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Interested in launching a business and looking to avoid mistakes along the way? Moving too quickly can lead to hiring the wrong people, spending too much time or too many resources in the wrong areas or being too rigid about your roadmap, among other rookie missteps. Bentley consulted some expert professors and successful alumni entrepreneurs and uncovered some surprising tips. 

For starters, understanding the current business landscape is paramount. Don’t mistake your expertise in your company’s product or service as mastery of starting and running a business. Research the industry your company will be part of and learn what customers and investors expect from good businesses — for example, by reading the Bentley-Gallup Force for Good survey, which polled thousands of Americans nationwide on their opinions of the role of business in society today.  

Here’s some advice from entrepreneurs and experts on what NOT to do when starting a business. 


Of course, when you start a company, it’s good to have structure for your ideas and a vision that is tangible and presentable, but a formal, meticulous and micro-detailed business plan at your seed stage could be a waste of your time and resources, since you will likely toss it out or rework it completely after your first meeting.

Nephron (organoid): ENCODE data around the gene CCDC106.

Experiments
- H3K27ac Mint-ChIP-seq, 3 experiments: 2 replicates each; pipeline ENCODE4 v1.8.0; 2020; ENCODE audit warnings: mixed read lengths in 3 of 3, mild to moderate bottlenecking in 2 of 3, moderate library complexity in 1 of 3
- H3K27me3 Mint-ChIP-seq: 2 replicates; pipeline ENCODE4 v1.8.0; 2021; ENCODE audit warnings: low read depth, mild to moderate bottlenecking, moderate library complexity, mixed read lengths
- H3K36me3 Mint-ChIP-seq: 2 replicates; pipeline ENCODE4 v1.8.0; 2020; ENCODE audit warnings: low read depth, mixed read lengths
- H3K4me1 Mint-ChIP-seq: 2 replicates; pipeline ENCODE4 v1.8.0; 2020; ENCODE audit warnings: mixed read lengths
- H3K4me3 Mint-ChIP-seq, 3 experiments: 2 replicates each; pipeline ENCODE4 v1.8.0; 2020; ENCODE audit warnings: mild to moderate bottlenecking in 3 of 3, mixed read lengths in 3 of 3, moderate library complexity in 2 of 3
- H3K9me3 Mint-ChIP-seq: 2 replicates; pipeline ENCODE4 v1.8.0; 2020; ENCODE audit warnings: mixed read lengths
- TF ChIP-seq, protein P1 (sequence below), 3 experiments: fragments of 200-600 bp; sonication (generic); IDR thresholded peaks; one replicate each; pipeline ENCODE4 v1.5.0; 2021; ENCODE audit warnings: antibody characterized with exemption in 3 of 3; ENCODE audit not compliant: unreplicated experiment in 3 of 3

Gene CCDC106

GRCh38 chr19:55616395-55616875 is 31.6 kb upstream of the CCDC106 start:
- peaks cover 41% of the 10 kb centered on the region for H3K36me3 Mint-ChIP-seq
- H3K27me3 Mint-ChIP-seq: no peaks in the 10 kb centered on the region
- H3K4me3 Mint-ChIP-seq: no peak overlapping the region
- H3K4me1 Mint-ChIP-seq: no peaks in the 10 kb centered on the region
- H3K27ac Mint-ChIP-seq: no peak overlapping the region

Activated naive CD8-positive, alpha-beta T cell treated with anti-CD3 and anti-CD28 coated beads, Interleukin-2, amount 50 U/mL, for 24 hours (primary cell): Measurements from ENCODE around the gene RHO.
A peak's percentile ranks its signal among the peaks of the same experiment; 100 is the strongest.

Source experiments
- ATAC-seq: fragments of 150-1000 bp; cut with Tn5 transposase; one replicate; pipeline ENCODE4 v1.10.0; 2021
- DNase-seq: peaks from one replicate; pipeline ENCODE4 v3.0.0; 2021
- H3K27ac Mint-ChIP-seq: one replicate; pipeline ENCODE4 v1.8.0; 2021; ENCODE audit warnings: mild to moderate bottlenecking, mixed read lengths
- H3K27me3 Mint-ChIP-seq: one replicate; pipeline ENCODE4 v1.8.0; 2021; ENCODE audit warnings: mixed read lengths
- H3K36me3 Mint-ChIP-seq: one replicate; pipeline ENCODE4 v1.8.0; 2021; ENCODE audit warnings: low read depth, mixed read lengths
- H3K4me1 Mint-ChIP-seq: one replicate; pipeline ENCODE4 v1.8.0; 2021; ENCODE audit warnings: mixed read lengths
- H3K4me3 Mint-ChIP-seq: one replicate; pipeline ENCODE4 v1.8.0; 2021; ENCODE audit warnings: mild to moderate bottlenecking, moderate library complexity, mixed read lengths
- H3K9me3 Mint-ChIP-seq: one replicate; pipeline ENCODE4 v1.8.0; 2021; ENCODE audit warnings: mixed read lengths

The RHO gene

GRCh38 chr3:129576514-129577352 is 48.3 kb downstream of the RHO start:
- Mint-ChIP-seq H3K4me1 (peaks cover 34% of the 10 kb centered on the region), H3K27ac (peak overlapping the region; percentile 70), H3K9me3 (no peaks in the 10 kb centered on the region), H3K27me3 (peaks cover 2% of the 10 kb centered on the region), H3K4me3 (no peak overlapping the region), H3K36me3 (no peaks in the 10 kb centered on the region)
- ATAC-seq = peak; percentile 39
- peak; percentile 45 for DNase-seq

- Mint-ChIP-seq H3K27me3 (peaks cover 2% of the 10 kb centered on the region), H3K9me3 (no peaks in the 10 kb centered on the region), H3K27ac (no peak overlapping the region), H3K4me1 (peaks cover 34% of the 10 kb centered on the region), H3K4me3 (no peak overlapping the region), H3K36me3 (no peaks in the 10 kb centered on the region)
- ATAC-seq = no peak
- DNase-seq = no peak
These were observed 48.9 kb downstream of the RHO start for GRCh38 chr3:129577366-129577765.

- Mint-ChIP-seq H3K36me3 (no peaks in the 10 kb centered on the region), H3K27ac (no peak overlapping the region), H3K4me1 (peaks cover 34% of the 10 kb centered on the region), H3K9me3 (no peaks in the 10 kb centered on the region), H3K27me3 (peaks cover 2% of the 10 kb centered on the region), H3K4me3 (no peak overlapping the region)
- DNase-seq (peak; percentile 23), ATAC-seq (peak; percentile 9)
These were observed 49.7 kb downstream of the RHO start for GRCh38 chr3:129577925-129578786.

Bentley alum, entrepreneur and investor Cort Johnson ’06, vice president for business development at AtScale, cautions that you shouldn't waste months and months honing your business plan. Instead, he suggests using a simple 10-page slide deck that covers all the important bases, including your market, team, advisers, competition, existing problem, solution to the problem, product or brand development strategy, projected traction, early financials and needs.

10 tips for a simple business plan outline

Bentley Professor of Management Tatiana Manolova agrees. “Having the perfect pitch presentation with visuals can be more important than having the perfect business plan. This is particularly true as we are facing so many audiences on social media crowdfunding growth and financing. Entrepreneurs must have the perfect pitch for every occasion.” 


There is always the risk that even the best-laid plans will face disruption, from revenue streams to regulatory or other limitations. But don’t let the fear of changing your ideas hold you back. Be flexible and embrace pivoting early on.